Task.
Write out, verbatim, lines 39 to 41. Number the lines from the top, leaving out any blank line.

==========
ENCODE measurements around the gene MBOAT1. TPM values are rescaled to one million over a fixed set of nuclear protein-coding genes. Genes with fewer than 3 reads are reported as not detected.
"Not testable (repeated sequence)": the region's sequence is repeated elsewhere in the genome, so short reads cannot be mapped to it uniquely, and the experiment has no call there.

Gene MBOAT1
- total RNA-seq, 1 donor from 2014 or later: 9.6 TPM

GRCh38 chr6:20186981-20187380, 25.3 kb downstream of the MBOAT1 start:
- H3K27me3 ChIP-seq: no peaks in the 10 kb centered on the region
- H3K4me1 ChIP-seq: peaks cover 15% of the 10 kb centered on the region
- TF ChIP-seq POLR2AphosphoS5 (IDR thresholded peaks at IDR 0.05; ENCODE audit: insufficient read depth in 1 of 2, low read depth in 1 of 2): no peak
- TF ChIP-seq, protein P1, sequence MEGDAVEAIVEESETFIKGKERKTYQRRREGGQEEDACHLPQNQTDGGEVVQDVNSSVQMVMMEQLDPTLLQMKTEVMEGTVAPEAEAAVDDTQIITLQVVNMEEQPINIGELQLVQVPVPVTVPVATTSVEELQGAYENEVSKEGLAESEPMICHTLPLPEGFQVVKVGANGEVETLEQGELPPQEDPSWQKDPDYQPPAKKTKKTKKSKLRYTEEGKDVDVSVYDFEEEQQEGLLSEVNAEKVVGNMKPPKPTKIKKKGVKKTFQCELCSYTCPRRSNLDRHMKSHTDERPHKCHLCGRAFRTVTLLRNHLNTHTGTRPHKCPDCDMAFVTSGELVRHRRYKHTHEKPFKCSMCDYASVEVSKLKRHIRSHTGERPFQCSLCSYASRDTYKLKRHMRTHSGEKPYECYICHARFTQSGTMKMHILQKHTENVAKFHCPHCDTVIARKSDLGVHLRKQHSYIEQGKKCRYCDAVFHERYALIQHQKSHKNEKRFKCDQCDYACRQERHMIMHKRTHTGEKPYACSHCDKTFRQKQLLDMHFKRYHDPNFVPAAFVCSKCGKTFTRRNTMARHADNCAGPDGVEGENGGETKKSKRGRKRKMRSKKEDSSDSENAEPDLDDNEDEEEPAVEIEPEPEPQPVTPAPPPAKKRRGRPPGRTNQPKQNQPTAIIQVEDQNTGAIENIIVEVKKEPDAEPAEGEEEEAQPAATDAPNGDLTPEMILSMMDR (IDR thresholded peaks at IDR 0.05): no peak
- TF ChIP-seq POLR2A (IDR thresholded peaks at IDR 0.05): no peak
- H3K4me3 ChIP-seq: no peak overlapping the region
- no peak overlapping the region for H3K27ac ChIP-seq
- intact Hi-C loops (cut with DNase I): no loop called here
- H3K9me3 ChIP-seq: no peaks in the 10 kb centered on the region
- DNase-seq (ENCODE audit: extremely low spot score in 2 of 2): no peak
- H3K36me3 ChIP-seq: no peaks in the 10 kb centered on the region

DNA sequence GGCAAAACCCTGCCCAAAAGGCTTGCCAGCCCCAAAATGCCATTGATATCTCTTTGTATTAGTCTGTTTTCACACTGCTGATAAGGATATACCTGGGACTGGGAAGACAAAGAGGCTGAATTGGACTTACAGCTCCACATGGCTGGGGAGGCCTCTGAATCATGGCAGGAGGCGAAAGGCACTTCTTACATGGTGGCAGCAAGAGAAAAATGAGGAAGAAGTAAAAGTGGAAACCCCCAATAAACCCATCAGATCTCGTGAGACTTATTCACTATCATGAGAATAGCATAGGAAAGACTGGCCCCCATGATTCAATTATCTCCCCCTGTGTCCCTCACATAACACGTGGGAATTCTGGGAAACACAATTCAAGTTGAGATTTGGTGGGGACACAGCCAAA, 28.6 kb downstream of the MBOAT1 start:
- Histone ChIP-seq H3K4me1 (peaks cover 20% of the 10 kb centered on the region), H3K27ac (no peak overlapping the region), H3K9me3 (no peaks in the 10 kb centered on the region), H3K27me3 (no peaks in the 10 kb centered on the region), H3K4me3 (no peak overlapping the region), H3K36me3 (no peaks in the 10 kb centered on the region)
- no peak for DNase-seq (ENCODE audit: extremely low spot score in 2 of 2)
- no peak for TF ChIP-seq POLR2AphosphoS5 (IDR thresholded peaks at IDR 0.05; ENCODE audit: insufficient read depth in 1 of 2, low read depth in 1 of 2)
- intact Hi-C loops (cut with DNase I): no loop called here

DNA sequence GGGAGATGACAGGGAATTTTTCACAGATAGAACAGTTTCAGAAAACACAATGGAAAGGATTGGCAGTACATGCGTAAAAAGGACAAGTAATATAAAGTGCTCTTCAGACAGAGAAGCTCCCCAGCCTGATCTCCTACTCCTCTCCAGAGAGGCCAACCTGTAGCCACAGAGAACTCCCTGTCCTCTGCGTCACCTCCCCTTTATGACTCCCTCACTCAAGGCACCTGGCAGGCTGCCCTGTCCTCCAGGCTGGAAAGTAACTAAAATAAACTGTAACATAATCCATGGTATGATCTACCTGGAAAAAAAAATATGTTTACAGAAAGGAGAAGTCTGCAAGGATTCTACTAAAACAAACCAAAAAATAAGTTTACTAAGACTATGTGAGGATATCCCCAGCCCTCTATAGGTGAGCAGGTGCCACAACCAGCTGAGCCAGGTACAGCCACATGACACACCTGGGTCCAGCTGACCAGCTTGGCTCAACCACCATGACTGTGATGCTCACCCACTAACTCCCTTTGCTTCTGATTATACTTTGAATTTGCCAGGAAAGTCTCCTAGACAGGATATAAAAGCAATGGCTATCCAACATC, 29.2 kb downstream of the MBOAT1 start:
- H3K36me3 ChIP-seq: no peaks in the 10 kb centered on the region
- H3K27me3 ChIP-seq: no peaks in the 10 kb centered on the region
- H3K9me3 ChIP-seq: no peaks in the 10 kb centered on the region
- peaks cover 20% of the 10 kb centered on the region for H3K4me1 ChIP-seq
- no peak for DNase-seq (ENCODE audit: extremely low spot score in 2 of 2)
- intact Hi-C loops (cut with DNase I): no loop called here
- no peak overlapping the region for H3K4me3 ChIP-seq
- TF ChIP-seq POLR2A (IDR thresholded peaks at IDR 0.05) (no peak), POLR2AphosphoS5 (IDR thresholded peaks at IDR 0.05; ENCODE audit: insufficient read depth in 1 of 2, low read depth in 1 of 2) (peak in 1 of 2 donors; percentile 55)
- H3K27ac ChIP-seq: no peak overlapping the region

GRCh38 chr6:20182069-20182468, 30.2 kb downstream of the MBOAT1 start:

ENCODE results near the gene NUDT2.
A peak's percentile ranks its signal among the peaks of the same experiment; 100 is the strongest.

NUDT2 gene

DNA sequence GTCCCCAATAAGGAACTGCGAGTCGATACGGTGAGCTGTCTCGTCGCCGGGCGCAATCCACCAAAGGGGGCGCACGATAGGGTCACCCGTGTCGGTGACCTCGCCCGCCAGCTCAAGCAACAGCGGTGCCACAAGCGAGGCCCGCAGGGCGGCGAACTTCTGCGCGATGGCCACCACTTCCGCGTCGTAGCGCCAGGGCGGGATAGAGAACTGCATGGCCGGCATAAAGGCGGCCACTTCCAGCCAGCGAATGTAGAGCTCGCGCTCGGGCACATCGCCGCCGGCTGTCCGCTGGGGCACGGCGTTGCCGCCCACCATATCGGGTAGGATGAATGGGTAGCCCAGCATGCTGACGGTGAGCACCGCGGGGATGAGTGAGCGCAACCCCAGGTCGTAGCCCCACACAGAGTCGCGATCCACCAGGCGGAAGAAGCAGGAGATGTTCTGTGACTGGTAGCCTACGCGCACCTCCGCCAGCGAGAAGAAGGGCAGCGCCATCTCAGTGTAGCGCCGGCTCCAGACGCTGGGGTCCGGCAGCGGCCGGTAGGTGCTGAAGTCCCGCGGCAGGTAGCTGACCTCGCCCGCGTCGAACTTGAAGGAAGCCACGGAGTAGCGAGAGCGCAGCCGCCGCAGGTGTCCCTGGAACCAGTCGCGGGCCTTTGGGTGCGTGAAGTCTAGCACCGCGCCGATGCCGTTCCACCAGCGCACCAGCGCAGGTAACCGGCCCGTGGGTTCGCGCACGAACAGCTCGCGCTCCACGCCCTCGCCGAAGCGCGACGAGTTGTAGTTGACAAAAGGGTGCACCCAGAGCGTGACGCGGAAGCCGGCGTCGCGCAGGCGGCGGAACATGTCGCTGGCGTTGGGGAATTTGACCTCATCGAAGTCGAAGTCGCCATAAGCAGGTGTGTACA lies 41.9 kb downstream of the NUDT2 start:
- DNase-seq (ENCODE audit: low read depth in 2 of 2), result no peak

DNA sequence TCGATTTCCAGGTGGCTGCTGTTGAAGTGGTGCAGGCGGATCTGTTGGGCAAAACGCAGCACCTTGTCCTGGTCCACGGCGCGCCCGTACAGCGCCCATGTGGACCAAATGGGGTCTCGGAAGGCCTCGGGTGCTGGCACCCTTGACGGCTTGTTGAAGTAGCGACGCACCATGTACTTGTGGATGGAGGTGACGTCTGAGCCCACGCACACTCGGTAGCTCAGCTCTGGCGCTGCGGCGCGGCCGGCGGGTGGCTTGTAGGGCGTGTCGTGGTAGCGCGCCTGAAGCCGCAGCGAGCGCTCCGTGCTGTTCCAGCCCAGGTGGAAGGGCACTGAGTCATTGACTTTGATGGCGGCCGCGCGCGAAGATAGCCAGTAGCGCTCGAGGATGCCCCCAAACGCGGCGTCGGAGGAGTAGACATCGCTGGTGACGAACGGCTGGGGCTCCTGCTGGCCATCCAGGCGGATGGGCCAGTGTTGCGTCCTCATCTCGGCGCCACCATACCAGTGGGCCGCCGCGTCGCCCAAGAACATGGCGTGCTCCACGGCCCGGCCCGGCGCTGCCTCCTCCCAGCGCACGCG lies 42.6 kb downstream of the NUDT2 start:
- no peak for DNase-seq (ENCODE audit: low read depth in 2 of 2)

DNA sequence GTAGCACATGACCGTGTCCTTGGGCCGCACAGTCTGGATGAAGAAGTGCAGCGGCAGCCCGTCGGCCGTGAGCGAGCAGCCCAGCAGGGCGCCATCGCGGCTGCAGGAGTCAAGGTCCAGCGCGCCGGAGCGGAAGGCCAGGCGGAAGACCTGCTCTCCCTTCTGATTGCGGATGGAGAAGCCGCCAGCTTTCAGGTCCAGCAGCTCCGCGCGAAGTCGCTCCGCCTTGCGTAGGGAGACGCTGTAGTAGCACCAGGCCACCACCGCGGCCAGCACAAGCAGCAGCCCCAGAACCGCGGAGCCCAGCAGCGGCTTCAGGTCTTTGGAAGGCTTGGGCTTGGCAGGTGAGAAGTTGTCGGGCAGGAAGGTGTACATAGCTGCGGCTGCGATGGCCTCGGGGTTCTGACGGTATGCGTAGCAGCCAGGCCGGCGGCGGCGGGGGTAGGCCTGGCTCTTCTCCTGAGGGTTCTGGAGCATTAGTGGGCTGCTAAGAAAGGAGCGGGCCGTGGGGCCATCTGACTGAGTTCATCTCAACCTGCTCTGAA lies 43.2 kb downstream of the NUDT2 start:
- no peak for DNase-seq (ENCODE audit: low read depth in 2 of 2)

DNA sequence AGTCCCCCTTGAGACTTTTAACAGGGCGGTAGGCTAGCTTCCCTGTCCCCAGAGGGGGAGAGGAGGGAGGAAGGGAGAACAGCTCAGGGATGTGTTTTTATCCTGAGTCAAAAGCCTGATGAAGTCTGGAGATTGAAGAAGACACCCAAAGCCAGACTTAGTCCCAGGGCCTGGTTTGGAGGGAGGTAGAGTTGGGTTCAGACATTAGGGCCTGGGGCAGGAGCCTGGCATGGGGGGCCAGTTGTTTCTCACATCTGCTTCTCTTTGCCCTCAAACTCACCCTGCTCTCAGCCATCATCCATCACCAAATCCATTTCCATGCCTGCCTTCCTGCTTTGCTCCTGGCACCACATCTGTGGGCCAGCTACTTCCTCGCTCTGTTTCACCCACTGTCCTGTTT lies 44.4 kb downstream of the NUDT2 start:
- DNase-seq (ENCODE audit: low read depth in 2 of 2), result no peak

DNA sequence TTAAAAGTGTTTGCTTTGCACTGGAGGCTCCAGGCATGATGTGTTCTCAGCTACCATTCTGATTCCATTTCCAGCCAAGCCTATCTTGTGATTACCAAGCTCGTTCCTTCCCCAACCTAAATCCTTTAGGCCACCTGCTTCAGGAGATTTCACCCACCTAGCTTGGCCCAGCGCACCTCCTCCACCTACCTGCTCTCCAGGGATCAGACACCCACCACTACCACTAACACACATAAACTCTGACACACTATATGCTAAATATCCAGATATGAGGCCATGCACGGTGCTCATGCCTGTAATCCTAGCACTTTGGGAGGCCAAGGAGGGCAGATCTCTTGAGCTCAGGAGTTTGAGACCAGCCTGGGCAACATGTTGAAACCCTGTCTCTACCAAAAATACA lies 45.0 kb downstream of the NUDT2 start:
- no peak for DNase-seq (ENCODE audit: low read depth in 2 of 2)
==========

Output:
- no peak for DNase-seq (ENCODE audit: low read depth in 2 of 2)

DNA sequence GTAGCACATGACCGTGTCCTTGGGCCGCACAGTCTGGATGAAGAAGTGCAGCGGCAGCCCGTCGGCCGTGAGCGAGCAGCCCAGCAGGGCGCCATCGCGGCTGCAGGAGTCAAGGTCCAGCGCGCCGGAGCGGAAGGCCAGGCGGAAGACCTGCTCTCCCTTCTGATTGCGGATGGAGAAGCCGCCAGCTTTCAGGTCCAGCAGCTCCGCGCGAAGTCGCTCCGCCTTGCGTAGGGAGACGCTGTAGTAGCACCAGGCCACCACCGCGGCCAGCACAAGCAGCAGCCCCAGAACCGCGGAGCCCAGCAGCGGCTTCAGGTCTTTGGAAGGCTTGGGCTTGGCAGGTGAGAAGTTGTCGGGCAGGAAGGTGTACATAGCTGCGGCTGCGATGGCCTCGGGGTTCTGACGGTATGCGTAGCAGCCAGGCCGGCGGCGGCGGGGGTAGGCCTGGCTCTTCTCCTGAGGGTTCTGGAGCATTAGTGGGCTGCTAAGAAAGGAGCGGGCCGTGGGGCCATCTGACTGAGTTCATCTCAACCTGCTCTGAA lies 43.2 kb downstream of the NUDT2 start:
- no peak for DNase-seq (ENCODE audit: low read depth in 2 of 2)